Ellen: Believe me, I’ve asked myself this question a million times. I grew up identifying very strongly as a feminist, so that’s a big part of it. I believe that women need to be acknowledged for their gifts and given a voice in society, and I think it’s worth asking – is this happening in comics? To answer this question for myself, I did a tally of books published by three major indie publishers in the UK. The results were pretty rubbish, in terms of women’s representation in their catalogues. Such a poor percentage of the work they were publishing is by women. Obviously, this is a complicated issue. But just to be on the safe side, printing work by women will always be a priority for me. Plus, knowing that your editor is a woman (or a team of women) changes the dynamic, regardless of what gender the contributors are. If the Strumpet can offer a sympathetic place for women to publish their stories, I think that’s a contribution.
Megan: When I was younger, I had kind of a chip on my shoulder about the whole “Women in Comics” thing – as a panel topic at conventions, or a question in interviews, or an organizing principle for comics anthologies. I wanted to be evaluated as an artist, not as a woman artist. But as I’ve gotten older, I’ve kind of relaxed my vigilance about this. I have always considered myself a feminist and always will, and as such, I am genuinely interested in questions of gender and power, and so to not participate in the panels or questions that come up about those issues just seems obtuse to me. Also, while the numbers of female cartoonists are growing, comics itself, or rather the art/alternative comics world that we are speaking of, is still quite small and marginalized from a cultural standpoint. So we are still talking about a small group of women doing this work – and there are clear commonalities to a lot of their work. It seems perfectly natural to me that they would want to work together, or that their work would be considered somewhat collectively. And while I’m on the topic of collectivity, it just seems like a lot of women derive a sense of strength and satisfaction and inspiration from working together, so why not celebrate that?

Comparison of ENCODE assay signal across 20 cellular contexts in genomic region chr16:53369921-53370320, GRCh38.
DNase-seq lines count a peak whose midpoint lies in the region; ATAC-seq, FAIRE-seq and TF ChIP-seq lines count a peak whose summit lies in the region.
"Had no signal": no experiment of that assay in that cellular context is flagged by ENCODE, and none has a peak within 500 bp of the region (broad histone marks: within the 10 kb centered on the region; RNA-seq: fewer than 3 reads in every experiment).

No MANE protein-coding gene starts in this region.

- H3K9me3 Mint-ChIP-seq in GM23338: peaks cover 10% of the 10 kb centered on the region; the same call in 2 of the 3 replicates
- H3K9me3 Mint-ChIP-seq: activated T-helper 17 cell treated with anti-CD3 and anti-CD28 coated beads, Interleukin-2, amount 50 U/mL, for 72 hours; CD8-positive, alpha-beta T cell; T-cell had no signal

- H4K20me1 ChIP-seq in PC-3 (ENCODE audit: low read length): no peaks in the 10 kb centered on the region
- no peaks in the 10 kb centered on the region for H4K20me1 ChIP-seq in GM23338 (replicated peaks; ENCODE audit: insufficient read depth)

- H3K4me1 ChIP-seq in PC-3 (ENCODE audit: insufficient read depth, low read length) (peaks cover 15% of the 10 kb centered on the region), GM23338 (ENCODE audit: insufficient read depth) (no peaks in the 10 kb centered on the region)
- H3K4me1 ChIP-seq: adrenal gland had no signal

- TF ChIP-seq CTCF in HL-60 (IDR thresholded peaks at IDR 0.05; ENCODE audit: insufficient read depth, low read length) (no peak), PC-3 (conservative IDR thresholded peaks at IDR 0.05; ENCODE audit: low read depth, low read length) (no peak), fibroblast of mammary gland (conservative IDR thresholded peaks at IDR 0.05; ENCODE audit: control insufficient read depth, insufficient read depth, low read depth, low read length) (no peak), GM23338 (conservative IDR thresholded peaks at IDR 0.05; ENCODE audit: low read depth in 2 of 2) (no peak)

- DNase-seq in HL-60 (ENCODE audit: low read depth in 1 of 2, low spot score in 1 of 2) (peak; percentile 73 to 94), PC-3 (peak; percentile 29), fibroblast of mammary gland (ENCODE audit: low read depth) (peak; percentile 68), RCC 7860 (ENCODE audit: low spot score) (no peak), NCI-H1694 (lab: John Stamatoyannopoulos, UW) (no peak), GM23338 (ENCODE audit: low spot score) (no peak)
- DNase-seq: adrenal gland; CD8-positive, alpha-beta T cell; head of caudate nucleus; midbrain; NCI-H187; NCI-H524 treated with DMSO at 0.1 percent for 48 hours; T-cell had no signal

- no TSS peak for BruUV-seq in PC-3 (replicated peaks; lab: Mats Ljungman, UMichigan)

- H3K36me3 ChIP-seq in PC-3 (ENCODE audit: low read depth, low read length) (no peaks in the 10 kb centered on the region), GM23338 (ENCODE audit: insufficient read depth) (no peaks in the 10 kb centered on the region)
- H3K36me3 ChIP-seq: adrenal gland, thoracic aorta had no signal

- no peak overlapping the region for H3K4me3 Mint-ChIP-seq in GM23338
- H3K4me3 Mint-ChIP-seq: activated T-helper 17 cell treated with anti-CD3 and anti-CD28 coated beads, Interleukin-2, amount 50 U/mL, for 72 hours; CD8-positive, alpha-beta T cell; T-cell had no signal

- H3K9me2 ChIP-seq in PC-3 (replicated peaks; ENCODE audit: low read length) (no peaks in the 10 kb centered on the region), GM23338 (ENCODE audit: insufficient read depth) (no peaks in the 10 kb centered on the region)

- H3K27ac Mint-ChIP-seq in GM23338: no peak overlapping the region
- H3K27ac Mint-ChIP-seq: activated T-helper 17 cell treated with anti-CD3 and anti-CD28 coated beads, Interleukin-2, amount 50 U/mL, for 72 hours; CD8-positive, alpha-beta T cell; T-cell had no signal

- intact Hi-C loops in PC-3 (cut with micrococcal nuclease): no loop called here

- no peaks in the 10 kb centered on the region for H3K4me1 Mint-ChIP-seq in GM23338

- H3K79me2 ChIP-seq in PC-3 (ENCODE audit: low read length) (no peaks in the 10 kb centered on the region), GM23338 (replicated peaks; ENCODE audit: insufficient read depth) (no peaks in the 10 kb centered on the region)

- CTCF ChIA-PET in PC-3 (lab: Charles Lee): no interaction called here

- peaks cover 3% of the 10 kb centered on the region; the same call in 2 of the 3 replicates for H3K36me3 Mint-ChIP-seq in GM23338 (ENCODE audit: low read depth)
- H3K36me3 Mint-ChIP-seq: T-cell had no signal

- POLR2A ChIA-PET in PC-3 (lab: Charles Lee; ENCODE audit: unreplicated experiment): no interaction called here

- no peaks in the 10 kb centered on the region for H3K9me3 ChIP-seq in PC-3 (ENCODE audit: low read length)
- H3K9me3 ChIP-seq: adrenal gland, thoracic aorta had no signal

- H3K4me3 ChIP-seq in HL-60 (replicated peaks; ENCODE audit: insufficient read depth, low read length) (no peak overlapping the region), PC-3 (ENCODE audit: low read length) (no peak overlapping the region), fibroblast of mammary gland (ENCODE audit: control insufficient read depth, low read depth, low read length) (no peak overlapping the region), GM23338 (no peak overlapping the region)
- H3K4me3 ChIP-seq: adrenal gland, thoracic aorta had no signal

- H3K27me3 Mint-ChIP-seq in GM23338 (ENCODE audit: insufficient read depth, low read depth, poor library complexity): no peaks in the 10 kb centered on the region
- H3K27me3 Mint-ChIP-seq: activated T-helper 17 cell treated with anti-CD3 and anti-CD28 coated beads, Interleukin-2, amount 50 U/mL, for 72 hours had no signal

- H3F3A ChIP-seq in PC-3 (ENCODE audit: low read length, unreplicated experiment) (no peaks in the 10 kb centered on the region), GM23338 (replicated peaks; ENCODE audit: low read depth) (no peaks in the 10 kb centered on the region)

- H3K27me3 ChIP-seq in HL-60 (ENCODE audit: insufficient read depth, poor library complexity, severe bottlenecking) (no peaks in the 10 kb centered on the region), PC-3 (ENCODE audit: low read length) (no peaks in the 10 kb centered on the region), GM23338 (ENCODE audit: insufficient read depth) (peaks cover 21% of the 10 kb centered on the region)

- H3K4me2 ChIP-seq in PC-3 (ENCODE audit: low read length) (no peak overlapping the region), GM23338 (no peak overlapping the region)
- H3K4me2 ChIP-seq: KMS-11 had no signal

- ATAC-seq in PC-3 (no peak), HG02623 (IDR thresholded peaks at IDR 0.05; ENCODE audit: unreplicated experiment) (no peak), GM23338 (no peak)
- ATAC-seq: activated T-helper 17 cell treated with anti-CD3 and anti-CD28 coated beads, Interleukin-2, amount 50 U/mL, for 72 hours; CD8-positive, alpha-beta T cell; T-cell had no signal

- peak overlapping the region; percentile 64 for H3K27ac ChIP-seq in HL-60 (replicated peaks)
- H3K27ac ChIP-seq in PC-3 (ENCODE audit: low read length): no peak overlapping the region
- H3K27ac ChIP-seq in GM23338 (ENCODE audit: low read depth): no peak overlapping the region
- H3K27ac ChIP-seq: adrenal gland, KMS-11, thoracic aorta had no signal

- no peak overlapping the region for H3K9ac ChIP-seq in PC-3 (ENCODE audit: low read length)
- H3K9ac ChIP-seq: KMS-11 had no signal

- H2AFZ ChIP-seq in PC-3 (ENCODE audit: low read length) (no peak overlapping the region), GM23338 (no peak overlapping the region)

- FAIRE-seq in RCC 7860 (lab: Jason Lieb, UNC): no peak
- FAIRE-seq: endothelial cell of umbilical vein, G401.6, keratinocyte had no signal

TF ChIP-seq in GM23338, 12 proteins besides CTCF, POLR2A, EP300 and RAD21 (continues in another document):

Patrice: To be rather pragmatic about it all, yes, it’s a pity one has to shove women into a separate box, but hey, if it gets the work noticed, that’s fine. And if we have to play the ‘gender card’ in 2011, it’s worth it if it helps a new generation of women to ease their way into a world where the separate boxes won’t be needed anymore.
Kripa: The Strumpet is the first women’s only anthology that I have been a part of. I don’t think it was important for me that it was an only female comic… and I would have been okay had it been mixed gender as well. However, I do think it is great to have such an anthology. I think it has created a really nice, supportive community… somehow being in The Strumpet has felt different from being in other anthologies. An all women anthology may also be less daunting and encourage more women to create comics. Plus, such an anthology might make it possible to tackle themes that are more relevant for women. So I hope it will continue for a long time yet!
Mardou: As much as I balk from being pigeon-holed as a ‘woman artist’ I think there still is a place for women’s-only anthologies such as ours. The majority of women, and we’re talking Western women here, have enjoyed freedom of artistic expression for such a short time historically, not to mention, sexual reproductive rights and suffrage. Less than a century. My work itself is not political but I’m most definitely a feminist and working with other women artists is something I greatly value. And let’s face it, the general reading population is largely unaware of comics, let alone some of the brilliant women making them. So yeah, I think making an all-women comics anthology is totally valid.